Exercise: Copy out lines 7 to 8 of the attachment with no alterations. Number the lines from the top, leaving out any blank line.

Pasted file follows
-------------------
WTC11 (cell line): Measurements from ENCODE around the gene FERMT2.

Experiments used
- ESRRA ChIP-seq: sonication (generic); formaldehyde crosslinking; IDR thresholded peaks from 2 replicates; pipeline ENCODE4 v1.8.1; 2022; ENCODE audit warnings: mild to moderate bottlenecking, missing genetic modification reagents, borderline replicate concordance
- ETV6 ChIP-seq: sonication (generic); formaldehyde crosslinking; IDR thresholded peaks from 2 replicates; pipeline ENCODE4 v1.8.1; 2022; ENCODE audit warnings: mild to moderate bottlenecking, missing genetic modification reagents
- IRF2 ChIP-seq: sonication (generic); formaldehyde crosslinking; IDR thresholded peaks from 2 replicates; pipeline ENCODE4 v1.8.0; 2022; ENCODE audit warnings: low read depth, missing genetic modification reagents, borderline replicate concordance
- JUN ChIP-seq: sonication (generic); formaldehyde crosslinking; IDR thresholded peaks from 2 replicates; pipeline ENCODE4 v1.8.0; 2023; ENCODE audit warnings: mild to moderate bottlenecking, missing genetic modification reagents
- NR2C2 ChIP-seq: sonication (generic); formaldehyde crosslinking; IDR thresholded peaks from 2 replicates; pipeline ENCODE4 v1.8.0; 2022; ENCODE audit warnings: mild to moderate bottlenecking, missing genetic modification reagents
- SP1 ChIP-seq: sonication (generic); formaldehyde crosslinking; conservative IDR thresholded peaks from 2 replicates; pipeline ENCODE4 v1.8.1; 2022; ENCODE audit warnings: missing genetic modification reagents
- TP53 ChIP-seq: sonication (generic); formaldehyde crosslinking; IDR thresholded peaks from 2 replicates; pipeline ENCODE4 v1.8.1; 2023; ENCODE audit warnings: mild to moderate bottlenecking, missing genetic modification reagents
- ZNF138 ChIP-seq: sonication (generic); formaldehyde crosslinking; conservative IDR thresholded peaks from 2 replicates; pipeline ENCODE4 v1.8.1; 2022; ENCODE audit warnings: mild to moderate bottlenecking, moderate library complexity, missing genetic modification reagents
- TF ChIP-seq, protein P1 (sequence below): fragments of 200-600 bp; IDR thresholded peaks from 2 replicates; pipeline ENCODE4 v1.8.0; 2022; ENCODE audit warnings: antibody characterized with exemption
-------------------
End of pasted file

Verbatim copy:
- NR2C2 ChIP-seq: sonication (generic); formaldehyde crosslinking; IDR thresholded peaks from 2 replicates; pipeline ENCODE4 v1.8.0; 2022; ENCODE audit warnings: mild to moderate bottlenecking, missing genetic modification reagents
- SP1 ChIP-seq: sonication (generic); formaldehyde crosslinking; conservative IDR thresholded peaks from 2 replicates; pipeline ENCODE4 v1.8.1; 2022; ENCODE audit warnings: missing genetic modification reagents